March 11, 2014

The Little Things Of Life

Spring is now gathering pace, and the days have grown to be almost as long as the nights. This week the Azores High has arrived over Ireland, bringing us clear skies – gorgeous warmish sunny days and frosty nights. But the warm days have caused insects to appear and there is a population explosion of Seven-spot Ladybirds (Coccinella septempunctata). They can be seen basking on trees, shrubs and walls all across Wicklow right now.

A Seven-spot Ladybird basking on Vinca. These predatory beetles also like to gorge on pollen when it's available. They are larger than most other Irish ladybird species.

A Seven-spot Ladybird basking on Vinca. These predatory beetles also like to gorge on pollen when it’s available. They are larger than most other Irish ladybird species.

ANot quite so noticeable as these bright red ladybirds, but almost as numerous, are Green Shieldbugs (Palomena pristina) which have truly awesome camouflage. In summer they are bright green, but in winter become dead-leaf brown. Most are still that colour right now, but will soon become brighter.

A not so green Green Shieldbug sunbathing on the edge of a plant container. In another few weeks this one will be bright leaf green, provided it lives that long. These insects have excellent defences so there's a good chance it will live for a good long time.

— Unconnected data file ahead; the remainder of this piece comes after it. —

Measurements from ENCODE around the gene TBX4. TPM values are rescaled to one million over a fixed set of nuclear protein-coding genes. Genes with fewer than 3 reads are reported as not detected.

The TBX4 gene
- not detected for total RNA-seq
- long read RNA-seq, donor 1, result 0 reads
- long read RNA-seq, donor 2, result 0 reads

A not so green Green Shieldbug sunbathing on the edge of a plant container. In another few weeks this one will be bright leaf green, provided it lives that long. These insects have excellent defences so there’s a good chance it will live for a good long time.

One especially interesting insect I’ve seen this week is a type of moth, the Dotted Border (Agriopis marginaria) is a little bit smaller than a butterfly, and very similar in appearance. It is a late-winter/early-spring species and so you have only a few more weeks to see them this year, if even that much. They readily come to light. The one I photographed is a male, and this is easy to tell because of the typical feathered antennae, but also because the female of the species has only stubs for wings, and must walk about on foliage wafting pheremones on the air so that she can be found by the male. Keep an eye around window frames for these guys.

Dotted Borders are quite drab-looking but have a distinctive row of dots along the edges of their wings. Males come to windows by night, attracted to the light, apparently due to a chemical emitted by lightbulbs which is very similar to the pheremone emitted by the female as an attractant.

Dotted Borders are quite drab-looking but have a distinctive row of dots along the edges of their wings. Males come to windows by night, attracted to the light, apparently due to a chemical emitted by lightbulbs which is very similar to the pheremone emitted by the female as an attractant.

 

April 23, 2013

Return to Spring

Anyone following this blog will realise it has been on hiatus since early March. Why so? Because although it looked like spring was breaking through, the winter became very long and drawn out. We had the coldest March since records began in 1882, and it was only two weeks ago that the temperatures suddenly became normal. Only the Monday before last ( a week and a day ago) did the temperatures rise above 15 degrees Celsius. All of this was caused by an easterly wind from Siberia, and then from the Arctic. This easterly lasted almost two months without stopping, which is extremely bizarre. Anyhow, things are now returning to normal and today was a balmy 18 degrees Celsius.